Vietnam Journal of Science and Technology 56 (2A) (2018 ) 37-42 EFFECT OF ORGANIC LOADING RATE ON THE PERFORMANCE OF ANAEROBIC CO-DIGESTION DIGESTER TREATING FOOD WASTE AND SLUDGE WASTE Dinh Thi Nga 1, * , Tran Thi Minh Ngoc 2 1 Research Institute for Sustainable Development, Hochiminh City University of Natural Resources and Environment, 236B Le Van Sy, Ward 1, Tan Binh District, Hochiminh City 2 Faculty of Chemical Engineering, HoChiMinh City University of Technology, 268 Ly Thuong Kiet Street, District 10, Hochiminh City * Email: dtnga@hcmunre.edu.vn Received:17 March 2018; Accepted for publication: 12 May 2018 ABSTRACT This research was carried out to evaluate the effect of organic loading rate to the performance of anaerobic co-digestion digester treating organic fraction of food waste (FW) and sludge waste (SW) from wastewater treatment plant. The experiment was conducted in two runs: Run S50, substrate contained 50 % of FW and 50 % of SW in term of volatile solid (VS) concentration; Run S100 (control run) contained 100 % SW in the influent substrate. The experiment was performed in a 3L working volume reactor at ambient temperature with three levels of organic loading rate (OLR) as 2; 4; 6 kgVS/m 3 /day, the duration of experiment was 18 days for each level of OLR. As results, the average of biogas production rate (BPR) at OLR 2;4;6 kgVS/m 3 /day,in Run S50 and Run S100 was 390 – 520; 860 – 1220; 1140 - 2440 ml/day and 160 – 300; 560 – 640; 700 - 1400 ml/day, respectively. The maximum methane yield (mlCH4/gVSadded/day) of organic loading rate 2; 4; 6 kgVS/m 3 /day was 118.96; 326.49; 628.20 for Run S50 and; 58.28; 160.27; 255.54 for Run S100, respectively. In conclusion, Run S50 always produced higher biogas production rate and higher methane yield at all 3 OLR levels. The higer OLR could enhance BPR and methane yield but at OLR 6 kgVS/m 3 /day made unstable performance and high concentration of COD in the effluent. Therefore, in this experimental conditions it has better operation at OLR under 6 kgVS/m 3 /day for the stable performance of reactors. Keywords: sludge waste, organic fraction of food waste, anaerobic co-digestion, organic loading rate, methane yield. 1. INTRODUCTION Anaerobic digestion (AD) is the processes in which organic compounds are utilized by a specific microbial community in absenting of oxygen result of producing biogas with contain methane, carbon dioxide and other trace gases [1]. Anaerobic co-digestion (AC) of different Dinh Thi Nga, Tran Thi Minh Ngoc 38 sources of material has been commonly applied recently. Because it can provide many advantages such as neutralized of combined materials, balance of nutrient elements, dilute of toxic compounds, associate of different microbial communities [1,2]. Many authors have studied on anaerobic co-digestion. Park et al. [3] investigated anaerobic co-digestion of primary sludge, waste activated sludge from a municipal wastewater treatment of plant food waste. The result showed that co-digestion food waste and primary sludge alone achieved 72% higher methane production compared to the AD of primary sludge and the maximum of methane production rate was 522.9 mL CH4/gVS. Budych-Gorzna and colleagues [4] studied the AC of sludge from a municipal wastewater treatment plant by and poultry industry waste, and they found out that the additional substrate not only increased biogas production but also could keep the full scale reactor of stably performance. Xie et al.[2] found out that the highest specific CH4 yields were 304.2 and 302.8 ml CH4/gVS at the ratios of pig manure and grass silage were 3:1 and 1:1, respectively when investigated the AC between these materials. In the present research, the anaerobic co-digestion between waste sludge from municipal wastewater treatment plant and organic fraction of municipal solid waste was investigated. The aim of this study was to investigate the effect of organic loading rate on the performance of the anaerobic digesters. 2. MATERIALS AND METHODS 2.1. Substrates and seed sludge Sludge waste (SW) was the mixture of sludge from primary settling tank and activated sludge from secondary sedimentation tank of Binh Hung Municipal Wastewater Treatment Plant. The component of SW was 73.33 % volatile solid (VS); 1.11 % total nitrogen (TN); 0.3 % total phosphorus (TP). Organic fraction of food waste (FW) was collected from a market and the households in District 8 of Ho Chi Minh City. FW was consisted of 40 % rice, 30 % fish, 20 % vegetables and 10 % banana skin in weight. Components of FW were sliced, grinded to be homogenized. FW contained 133.33 %; 0.52 %; and 0.39 % of VS; TN; and TP, respectively. SW and FW were stored at 4 o C before mixing to carry out the anaerobic co- digestion experiment. Seed sludge for each experiment was taken from anaerobic reactors treating the same substrate component. 2.2. Experimental organization Anaerobic reactors with working volume of 3 L were operated for 54 days at room temperature (Fig. 1). To evaluate the effect of OLR on digestion performance, three levels of organic loading rate (OLR) as 2; 4; and 6 kgVS/m 3 /day were applied. The experiment was carried out in two runs in which the substrate component was 50 % DS : 50 % FW (Run S50); and 100 % DS (Run S100). To promote the performance of reactors during start-up, 100 mL of acclimated seed sludge was added to the reactors. Substrate was homogenized by a blender, added more distilled water, and adjusted pH to 7.5 before injecting into the reactor with specific organic loading rate. The stirrer, pH electrode, biogas pipe collector, inflow tube were installed from the lid of reactors, the outflow tube was installed in the bottom of reactors. After sealing, each reactor was purged with N2 gas before sealing to remove oxygen. The substrate inside reactor was manually stirred once per hour. The pH of reactor was monitored and adjusted everyday but pH electrode. Samples from digesters were collected for analyzing VS, COD concentration. The biogas production was collected daily by pushing the water in the graduated cylinder. A research on the effect of organic loading rate to the performance of anaerobic co-digestion 39 Figure 1. The diagram of the anaerobic digester. 2.3. Analytical methods Liquid samples were taken and analyzed such parameters of VS, COD concentration by following the procedure of Standard Methods for the Examination of Water and Wastewater [5]. The daily biogas volume was measured using water column replacing. The biogas composition was analyzed using gas chromatography-mass spectrometry (GC-MS). The pH value was continuously monitored by a pH controller. 3. RESULTS AND DISCUSSION 3.1. pH Figure 2 shows the pH profile during time course of the experiment. It is clearly to recognize that the pH value of both runs was stable in the range of 7.0 – 8.2 from the start-up to the end of the experiment. The increase of organic loading rate from 2 kgVS/m 3 /day to 4 kgVS/m 3 /day did not effect to the pH value. The pH was slightly increased while organic loading rate was brought up to 6 kgVS/m 3 /day in both runs. The pH profile was in the suitable range for the operation of anaerobic digestion reactor. Previous study also mentioned that pH values at neutral range are appropriated for the microbial community of methane fermentation process [6, 7]. Figure 2. pH profile of anaerobic reactors during the time course. 0 1 2 3 4 5 6 7 6 6.5 7 7.5 8 8.5 1 3 5 7 9 11 13 15 17 19 21 23 25 27 29 31 33 35 37 39 41 43 45 47 49 51 53 O L R ( k g V S /m 3 . d a y ) p H Time (day) S50 S100 OLR 1. Inflow 2. Substrate 3. Stirrer 1. Outflow 2. pH electrode 3. Biogas pipe 4. Header 5. Gas sampling graduated cylinder Dinh Thi Nga, Tran Thi Minh Ngoc 40 3.2. Biogas production rate The biogas production rate (BPR) is illustrated in Figure 3. It is clearly demonstrated that Run S50 had higher BPR than that of Run S100 throughout the time course. BPR in both runs was increased together with the increase of organic loading rate. Methane percentage in biogas was low at the start-up and then getting stable and maintaining at about 63.54 – 67.57% until the end of operational period. At organic loading rate 2 kgVS/m 3 /day, BPR was the most stable among 3 levels of OLR, the average of BPR in Run S50 and Run S100 was in range of 390 – 520 ml/day, and 160 – 300 ml/day, respectively. At organic loading rate 4 kgVS/m3/day, the BPR of Run S50 was much higher than that of Run S100, BPR was about 860 – 1220 ml/day for Run S50 and 560 – 640 ml/day for S100. When OLR increase to 6 kgVS/m3/day, BPR tended to be fluctuated. The result of COD analyzing indicated that the organic matter in the effluent at this organic level is high, thus the experiment was stopped at day 54 of the experiment even though BPR still had trend to increase at that point. Previous studies also demonstrated the enhancement of biogas production in anaerobic digestion between activated sludge and food waste compare to the single anaerobic digestion of activated sludge [3]. Previous studies also found out the supply of additional nutrients and more efficient use of equipment and cost-sharing by processing multiple waste streams in a single facility [8]. Figure 3. The biogas production rate during time course. 3.3. Methane yield Methane yield was calculated as the volume of CH4 produced per mass of VS added to the reactor in a specific time. Figure 4 shows the methane yield during the experimental period. It was illustrated that Run S50 had higher methane yield than that of Run S100 throughout the time course. The maximum methane yield (mlCH4/gVSadded/day) of organic loading rate 2 kgVS/m 3 /day; 4 kgVS/m 3 /day; 6 kgVS/m 3 /day was 118.96; 326.49; 628.20 for Run S50, respectively and; 58.28; 160.27; 255.54 for Run S100, respectively. Methane was increased together with the increase of organic loading rate. However, the higher OLR the un-fluctuated values of methane was observed. Previous studies also found out the comparable methane yield in the investigation of co-anaerobic digestion between organic fraction of food waste (FW) and sludge waste (SW) from wastewater treatment plant [9, 10]. 0 1 2 3 4 5 6 7 0 500 1000 1500 2000 2500 3000 1 3 5 7 9 11 13 15 17 19 21 23 25 27 29 31 33 35 37 39 41 43 45 47 49 51 53 O L R ( k g V S /m 3 /d a y B io g a s p ro d u ct io n r a te (m l/ d a y ) Time (day) S50 S100 OLR A research on the effect of organic loading rate to the performance of anaerobic co-digestion 41 Figure 4. Methane yield during the time course. 3.4. Chemical oxygen demand (COD) Figure 5. The COD concentration during time course. The COD concentration was at high level in both runs during the operational time and it was higher in Run S50 than that of Run S100 as presented in Figure 5. In Run 50, The COD concentration was lowest at 8160 mg/L and highest at 16320 mg/L. In Run S100, COD was not significant increase when OLR was increased, the COD values was lowest at 2770 mg/L and highest at 8080 mg/L. At organic loading rate as 6 kgVS/m 3 /day, COD in the effluent was high in both runs indicated that this OLR is too high for current experimental conditions and it is necessary to expand the solid retention time for enhancing the removal of organic matter containing in the substrate. In addition, it is requirement to operate a further advanced treatment of the effluent from anaerobic digester for protection the receiving environment. 4. CONCLUSION The effect of oganic loading rate on performance of co-anaerobic digesters between FW and SW was investigated. It was found out co-digestion of different organic source could improve biogas production rate. In addition, the higher OLR could make higher methane yield. It is suggested that it is suitable to operate at OLR lower than 6 kgVS/m 3 /day in order to achieve the stable condition of reactor and enhance the recovered efficiency of organic matter in the substate. 0 1 2 3 4 5 6 7 0 100 200 300 400 500 600 700 1 4 7 10 13 16 19 22 25 28 31 34 37 40 43 46 49 52 O L R ( k g V S /m 3 / d a y M et h a n e y ie ld ( m l C H 4 /g V S a d d ed /d a y Time (day) S50 S100 0 1 2 3 4 5 6 7 0 5000 10000 15000 20000 1 4 7 10 13 16 19 22 25 28 31 34 37 40 43 46 49 52 O L R ( k g V S /m 3 / d a y ) C O D c o n ce n tr a ti o n (m g /L Time (day) S50 S100 Dinh Thi Nga, Tran Thi Minh Ngoc 42 Acknowledgment. The authors are profoundly grateful and deeply appreciative of the Ministry of Natural resources and Environment of Vietnam for financial support; Hochiminh City University of Natural resources and Environment for accommodation the experimental facilities. The authors would like to express their sincere thanks to lectures and students who assisted some experiments in this research. REFERENCES 1. Abudi Z. N., Hu Z., Sun N., Xiao B., Raja N., Liu C., and Guo D. - Batch anaerobic co- digestion of OFMSW (organic fraction of municipal solid waste), TWAS (thickened waste activated sludge) and RS (rice straw): Influence of TWAS and RS pretreatment and mixing ratio, Energy 107 (2016) 131-140. 2. Xie S., Lawlor P.G., Frost J. P., and Zhan Z. - Effect of pig manure to grass silage ratio on methane production in batch anaerobic co-digestion of concentrated pig manure and grass silage, Bioresource Technol. 102 (2011), 5728-5733. 3. Park K. J., Jang H. M., Park M. R., Lee k., Kim D., and Kim Y. M. - Combination of different substrates to improve anaerobic digestion of sewage sludge in a wastewater treatment plant, International Biodeterioration & Biodegradation 109 (2016) 73-77. 4. Budych-Gorzna M., Smoczynski M., and Oleskowicz-Popiel P. - Enhancement of biogas production at the municipal wastewater treatment plant by co-digestion with poultry industry waste, Applied Energy 161 (2016) 387–394. 5. APHA - Standard Methods for the Examination of Water and Wastewater, 20th edition (1999). 6. Dinh N. T., Hatta K., Kwon S. H., Rollon A. P., and Nakasaki K. - Changes in the microbial community during the acclimation stages of the methane fermentation for the treatment of glycerol, Biomass & Bioenergy 68 (2014) 240-249. 7. Yang Y., Tsukahara K., and Sawayama S. - Biodegradation and methane production from glycerol-containing synthetic wastes with fixed-bed biorea ctor under mesophilic anaerobic digestions. Process Biochemistry 43 (2008) 362–367. 8. Alatriste-Mondragon F., Samar P., Cox H. H. J., Ahring B. K., and Iranpour R. - Anaerobic codigestion of municipal, farm, and industrial organic wastes: A survey of recent literature, Water Environment Research 78 (2006) 607-636. 9. Gou C., Yang Z., Huang J., Wang H., Xu H., and Wang L. - Effects of temperature and organic loading rate on the performance and microbial community of anaerobic co- digestion of waste activated sludge and food waste, Chemosphere 105 (2014) 146–151. 10. Li Q., Li H., Wang G., and Wang X. - Effects of loading rate and temperature on anaerobic co-digestion of food waste and waste activated sludge in a high frequency feeding system, looking in particular at stability and efficiency, Bioresource Technology 237 (2017) 231–239.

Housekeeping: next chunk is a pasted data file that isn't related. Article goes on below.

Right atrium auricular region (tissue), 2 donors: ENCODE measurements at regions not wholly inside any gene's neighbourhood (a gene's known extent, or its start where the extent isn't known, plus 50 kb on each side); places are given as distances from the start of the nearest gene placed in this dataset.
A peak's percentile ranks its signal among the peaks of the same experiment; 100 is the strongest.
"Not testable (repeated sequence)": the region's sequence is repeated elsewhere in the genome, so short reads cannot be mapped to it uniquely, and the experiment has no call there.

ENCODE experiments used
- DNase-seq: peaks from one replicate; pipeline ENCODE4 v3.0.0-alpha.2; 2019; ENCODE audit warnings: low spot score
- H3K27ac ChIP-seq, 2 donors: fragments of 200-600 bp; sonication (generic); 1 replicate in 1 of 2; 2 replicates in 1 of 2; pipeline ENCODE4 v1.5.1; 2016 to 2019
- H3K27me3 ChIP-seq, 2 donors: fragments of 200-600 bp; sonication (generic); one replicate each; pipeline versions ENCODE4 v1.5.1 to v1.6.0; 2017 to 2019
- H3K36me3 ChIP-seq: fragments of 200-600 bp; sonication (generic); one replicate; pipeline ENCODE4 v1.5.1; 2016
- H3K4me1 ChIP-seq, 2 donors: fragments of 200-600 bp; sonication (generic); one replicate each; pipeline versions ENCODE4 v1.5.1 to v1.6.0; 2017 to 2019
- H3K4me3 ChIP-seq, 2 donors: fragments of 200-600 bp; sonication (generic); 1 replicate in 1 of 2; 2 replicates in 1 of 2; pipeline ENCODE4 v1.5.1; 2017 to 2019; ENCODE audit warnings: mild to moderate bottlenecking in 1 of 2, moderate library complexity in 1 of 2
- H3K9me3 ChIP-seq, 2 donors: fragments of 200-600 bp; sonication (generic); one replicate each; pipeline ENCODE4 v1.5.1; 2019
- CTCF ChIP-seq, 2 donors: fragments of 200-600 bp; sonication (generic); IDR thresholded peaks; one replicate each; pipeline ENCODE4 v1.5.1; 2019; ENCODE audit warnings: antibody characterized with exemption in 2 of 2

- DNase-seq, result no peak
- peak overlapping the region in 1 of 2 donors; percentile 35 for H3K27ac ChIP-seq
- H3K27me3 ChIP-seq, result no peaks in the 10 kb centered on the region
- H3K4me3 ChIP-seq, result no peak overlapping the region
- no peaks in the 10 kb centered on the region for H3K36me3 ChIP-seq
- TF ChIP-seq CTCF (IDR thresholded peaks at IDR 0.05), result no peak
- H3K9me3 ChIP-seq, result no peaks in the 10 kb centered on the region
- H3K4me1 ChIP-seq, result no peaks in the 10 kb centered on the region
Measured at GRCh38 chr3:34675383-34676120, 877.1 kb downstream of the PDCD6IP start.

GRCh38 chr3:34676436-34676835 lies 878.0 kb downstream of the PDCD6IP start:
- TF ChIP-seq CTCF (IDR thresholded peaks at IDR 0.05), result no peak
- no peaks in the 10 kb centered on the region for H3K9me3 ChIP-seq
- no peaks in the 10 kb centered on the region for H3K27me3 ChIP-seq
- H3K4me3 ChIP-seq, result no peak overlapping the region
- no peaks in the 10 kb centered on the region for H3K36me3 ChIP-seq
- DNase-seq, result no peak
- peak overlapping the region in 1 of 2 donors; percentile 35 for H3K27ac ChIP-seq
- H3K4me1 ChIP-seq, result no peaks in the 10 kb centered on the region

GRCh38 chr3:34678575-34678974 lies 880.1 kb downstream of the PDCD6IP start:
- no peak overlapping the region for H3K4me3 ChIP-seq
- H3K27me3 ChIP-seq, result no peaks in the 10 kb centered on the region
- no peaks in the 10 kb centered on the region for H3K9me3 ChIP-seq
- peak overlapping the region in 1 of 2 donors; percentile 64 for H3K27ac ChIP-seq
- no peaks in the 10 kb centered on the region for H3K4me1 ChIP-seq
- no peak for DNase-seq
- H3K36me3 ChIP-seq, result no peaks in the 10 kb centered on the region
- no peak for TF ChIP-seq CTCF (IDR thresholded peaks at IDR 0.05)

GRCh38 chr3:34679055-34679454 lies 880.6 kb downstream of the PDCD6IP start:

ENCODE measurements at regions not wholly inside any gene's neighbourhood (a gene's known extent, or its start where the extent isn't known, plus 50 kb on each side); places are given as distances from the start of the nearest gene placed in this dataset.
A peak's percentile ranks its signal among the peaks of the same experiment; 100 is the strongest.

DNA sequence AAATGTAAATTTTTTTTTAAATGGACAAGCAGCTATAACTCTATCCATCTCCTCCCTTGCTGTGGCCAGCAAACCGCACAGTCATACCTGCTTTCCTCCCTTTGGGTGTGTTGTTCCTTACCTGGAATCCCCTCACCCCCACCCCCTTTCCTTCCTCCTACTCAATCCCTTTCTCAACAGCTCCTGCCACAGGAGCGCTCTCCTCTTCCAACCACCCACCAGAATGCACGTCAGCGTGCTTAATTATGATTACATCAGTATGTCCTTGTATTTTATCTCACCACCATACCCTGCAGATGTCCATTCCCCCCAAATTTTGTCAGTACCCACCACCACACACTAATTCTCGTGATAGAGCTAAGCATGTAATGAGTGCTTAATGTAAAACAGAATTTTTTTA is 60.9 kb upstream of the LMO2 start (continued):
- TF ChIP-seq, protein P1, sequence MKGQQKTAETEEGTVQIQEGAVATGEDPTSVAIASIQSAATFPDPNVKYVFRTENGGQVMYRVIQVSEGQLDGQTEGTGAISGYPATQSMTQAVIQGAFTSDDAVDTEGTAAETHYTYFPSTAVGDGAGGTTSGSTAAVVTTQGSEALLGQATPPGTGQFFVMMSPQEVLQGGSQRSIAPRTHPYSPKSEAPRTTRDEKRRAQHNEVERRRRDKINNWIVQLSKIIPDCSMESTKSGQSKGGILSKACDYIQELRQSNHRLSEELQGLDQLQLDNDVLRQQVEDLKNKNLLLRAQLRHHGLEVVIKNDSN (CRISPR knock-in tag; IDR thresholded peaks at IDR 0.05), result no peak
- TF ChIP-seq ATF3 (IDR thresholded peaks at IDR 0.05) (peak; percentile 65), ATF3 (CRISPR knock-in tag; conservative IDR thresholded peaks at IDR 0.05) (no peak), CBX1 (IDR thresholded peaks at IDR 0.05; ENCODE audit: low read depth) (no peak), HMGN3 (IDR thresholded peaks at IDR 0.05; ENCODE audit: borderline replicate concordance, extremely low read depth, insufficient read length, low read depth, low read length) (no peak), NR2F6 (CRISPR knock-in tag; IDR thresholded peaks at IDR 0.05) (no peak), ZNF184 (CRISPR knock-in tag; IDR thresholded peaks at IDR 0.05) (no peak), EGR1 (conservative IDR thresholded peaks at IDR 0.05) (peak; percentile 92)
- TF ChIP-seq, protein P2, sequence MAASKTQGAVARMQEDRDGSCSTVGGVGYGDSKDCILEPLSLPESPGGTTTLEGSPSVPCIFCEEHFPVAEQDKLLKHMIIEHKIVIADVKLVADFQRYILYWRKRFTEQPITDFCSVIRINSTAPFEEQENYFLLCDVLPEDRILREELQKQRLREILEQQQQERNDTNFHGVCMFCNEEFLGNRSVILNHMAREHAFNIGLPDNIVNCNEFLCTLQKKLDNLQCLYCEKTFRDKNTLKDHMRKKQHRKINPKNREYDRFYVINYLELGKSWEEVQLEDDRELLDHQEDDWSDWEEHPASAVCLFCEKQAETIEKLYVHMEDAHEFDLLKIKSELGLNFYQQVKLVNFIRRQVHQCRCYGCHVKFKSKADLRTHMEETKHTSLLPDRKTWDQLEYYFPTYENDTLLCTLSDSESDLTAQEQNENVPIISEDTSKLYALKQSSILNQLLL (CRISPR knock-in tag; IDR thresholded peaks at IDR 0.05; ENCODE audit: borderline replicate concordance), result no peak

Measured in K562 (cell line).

Các file đính kèm theo tài liệu này:

  • pdf12626_103810384349_1_sm_8647_2059961.pdf
Tài liệu liên quan